--queryHashes       Verifies query string file hashes  [boolean]
      --summary          Summarizes issues after running  [boolean]
      --terse            Results on one line, no progress  [boolean]
      --maxResponseTime  Response timeout (milliseconds)  [number]
      --userAgent        Custom User-Agent header  [string]
      --version          Show version number  [boolean]
      --help             Show help  [boolean]
    Checks various aspects of a web page for correctness.
    Tags: Node.js Technical Web
  • This tool made from 100% recycled electrons [DHCPLite is a small, simple, configuration-free DHCP server for Windows]
    Thursday, April 7th 2016

    Earlier this week, I posted the code for a tool I wrote many years ago:

    In 2001, I wrote DHCPLite to unblock development scenarios between Windows and prototype hardware we were developing on. I came up with the simplest DHCP implementation possible and took all the shortcuts I could - but it was enough to get the job done! Since then, I've heard from other teams using DHCPLite for scenarios of their own. And recently, I was asked by some IoT devs to share DHCPLite with that community. So I dug up the code, cleaned it up a bit, got it compiling with the latest toolset, and am sharing the result here.

    If that sounds interesting, please visit the DHCPLite project page on GitHub.

    • Other than a couple of assumptions that changed in the last 15 years (ex: interface order), the original code worked pretty much as-is.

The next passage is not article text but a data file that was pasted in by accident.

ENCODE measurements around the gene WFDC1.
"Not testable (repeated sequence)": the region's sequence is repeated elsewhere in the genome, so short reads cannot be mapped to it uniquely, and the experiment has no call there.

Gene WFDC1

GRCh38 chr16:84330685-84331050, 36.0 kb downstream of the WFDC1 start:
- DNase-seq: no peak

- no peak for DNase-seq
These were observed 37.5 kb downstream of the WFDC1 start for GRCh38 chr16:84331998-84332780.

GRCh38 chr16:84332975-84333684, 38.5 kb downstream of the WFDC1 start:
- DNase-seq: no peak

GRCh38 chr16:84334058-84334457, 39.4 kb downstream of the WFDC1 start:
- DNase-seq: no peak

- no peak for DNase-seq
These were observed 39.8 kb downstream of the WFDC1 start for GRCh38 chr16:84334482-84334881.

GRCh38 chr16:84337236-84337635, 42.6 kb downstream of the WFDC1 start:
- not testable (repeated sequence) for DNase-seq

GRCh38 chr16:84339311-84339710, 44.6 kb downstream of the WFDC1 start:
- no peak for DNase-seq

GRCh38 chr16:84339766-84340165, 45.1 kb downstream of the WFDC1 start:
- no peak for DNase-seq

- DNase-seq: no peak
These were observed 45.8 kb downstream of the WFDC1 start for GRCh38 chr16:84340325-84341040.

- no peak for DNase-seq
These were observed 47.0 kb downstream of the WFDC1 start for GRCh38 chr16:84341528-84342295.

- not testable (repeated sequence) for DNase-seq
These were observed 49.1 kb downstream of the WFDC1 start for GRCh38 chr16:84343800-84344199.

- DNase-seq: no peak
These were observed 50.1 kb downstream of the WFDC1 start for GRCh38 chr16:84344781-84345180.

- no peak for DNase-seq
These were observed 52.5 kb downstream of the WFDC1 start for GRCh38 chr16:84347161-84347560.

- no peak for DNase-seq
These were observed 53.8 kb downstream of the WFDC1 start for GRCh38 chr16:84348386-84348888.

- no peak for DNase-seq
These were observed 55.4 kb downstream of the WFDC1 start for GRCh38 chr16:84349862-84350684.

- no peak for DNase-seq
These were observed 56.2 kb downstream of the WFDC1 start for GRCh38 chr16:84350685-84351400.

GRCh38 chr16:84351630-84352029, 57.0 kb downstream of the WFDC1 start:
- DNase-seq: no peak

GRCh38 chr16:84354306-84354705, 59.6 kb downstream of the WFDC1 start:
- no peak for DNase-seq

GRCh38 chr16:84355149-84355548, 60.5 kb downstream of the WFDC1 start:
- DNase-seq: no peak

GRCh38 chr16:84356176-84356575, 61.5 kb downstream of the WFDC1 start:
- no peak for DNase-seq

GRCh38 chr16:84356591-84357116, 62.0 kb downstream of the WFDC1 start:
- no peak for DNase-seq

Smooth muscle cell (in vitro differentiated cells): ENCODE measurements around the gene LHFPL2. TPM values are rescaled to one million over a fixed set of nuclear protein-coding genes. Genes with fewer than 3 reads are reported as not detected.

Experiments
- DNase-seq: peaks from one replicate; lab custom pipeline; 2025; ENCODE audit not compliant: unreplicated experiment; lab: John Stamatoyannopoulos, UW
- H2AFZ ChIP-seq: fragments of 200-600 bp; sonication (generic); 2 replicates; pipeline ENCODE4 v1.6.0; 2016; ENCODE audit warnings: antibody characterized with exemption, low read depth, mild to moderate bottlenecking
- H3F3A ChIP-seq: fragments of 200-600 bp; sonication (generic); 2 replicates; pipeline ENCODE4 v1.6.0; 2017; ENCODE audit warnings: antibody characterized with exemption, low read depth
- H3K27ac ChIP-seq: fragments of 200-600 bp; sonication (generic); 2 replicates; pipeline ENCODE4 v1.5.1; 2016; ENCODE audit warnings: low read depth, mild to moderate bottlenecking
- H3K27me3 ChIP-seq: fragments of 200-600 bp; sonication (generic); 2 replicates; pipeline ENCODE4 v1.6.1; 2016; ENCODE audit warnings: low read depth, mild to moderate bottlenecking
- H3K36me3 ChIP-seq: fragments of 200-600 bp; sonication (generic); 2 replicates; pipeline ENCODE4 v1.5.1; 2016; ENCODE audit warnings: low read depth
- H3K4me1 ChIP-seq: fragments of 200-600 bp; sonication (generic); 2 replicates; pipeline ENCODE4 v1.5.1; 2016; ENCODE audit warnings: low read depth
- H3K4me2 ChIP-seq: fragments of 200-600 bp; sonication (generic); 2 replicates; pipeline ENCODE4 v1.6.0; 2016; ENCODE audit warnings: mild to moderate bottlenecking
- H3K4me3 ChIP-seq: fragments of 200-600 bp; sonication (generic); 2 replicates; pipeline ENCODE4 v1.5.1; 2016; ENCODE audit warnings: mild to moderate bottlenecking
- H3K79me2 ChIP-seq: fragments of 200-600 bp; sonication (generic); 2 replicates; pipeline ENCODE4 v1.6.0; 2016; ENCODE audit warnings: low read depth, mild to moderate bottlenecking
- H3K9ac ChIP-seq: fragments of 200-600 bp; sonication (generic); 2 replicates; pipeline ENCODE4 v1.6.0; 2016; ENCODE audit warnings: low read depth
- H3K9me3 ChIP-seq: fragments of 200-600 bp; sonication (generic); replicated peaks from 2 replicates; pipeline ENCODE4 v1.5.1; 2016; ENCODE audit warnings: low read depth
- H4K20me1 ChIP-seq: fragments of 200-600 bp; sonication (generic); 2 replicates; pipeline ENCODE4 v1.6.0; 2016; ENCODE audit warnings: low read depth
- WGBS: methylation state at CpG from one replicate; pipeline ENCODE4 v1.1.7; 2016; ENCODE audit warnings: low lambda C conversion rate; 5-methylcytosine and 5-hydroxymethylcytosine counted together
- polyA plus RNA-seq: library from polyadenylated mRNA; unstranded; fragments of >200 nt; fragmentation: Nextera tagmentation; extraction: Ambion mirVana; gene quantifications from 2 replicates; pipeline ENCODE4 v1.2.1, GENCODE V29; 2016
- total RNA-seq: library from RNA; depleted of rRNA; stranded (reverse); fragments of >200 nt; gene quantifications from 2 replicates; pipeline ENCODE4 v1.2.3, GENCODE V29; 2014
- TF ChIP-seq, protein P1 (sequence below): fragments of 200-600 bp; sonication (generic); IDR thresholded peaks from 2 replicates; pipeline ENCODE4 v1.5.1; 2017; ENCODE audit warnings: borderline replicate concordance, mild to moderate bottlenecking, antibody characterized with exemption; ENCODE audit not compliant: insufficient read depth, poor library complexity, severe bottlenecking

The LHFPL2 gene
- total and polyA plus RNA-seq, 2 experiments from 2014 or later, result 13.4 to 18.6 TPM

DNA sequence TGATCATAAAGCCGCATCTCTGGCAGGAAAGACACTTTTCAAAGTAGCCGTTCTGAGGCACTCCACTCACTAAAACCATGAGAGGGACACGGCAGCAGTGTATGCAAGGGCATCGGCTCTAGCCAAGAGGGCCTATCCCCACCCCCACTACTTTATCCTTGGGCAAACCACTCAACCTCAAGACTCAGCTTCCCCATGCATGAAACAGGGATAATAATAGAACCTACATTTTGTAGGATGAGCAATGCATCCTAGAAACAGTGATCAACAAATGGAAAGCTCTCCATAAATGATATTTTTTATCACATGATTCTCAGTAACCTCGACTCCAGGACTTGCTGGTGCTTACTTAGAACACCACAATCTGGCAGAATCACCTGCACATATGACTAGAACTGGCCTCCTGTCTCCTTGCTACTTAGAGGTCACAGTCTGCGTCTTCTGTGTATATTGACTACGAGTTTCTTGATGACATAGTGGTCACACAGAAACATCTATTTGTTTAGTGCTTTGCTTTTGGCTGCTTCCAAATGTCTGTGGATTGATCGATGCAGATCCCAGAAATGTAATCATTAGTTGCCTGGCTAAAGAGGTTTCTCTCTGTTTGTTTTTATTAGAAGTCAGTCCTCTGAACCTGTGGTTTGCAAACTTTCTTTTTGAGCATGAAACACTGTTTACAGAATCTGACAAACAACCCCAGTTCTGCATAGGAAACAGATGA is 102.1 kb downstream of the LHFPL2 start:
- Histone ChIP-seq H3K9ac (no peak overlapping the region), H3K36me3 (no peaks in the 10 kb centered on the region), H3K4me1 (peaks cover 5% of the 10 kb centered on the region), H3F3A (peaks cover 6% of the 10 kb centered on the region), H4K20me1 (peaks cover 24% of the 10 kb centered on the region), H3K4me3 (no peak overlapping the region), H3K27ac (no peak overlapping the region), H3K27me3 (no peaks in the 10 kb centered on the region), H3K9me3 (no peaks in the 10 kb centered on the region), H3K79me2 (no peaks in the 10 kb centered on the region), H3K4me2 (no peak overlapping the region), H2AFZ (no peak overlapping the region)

• Now that the CRT has sensible string functions, I was able to replace my custom strncpyz helper with strncpy_s and _TRUNCATE.
    • Now that the IP Helper API is broadly available, I was able to statically link to it instead of loading dynamically via classes LibraryLoader and AnsiString.
    • Now that support for the STL is commonplace, I was able to replace the custom GrowableThingCollection implementation with std::vector.
    • I used the "one true brace style" (editors note: hyperbole!) from Code Complete, but it never really caught on and the code now honors Visual Studio defaults.

    It's been a while since I wrote native code and revisiting DHCPLite was a fond trip down memory lane. I remain a firm believer in the benefits of a garbage-collected environment like JavaScript or C#/.NET for productivity and correctness - but there's also something very satisfying about writing native code and getting all the tricky little details right.

    Or at least thinking you have... :)

    Tags: Technical Utilities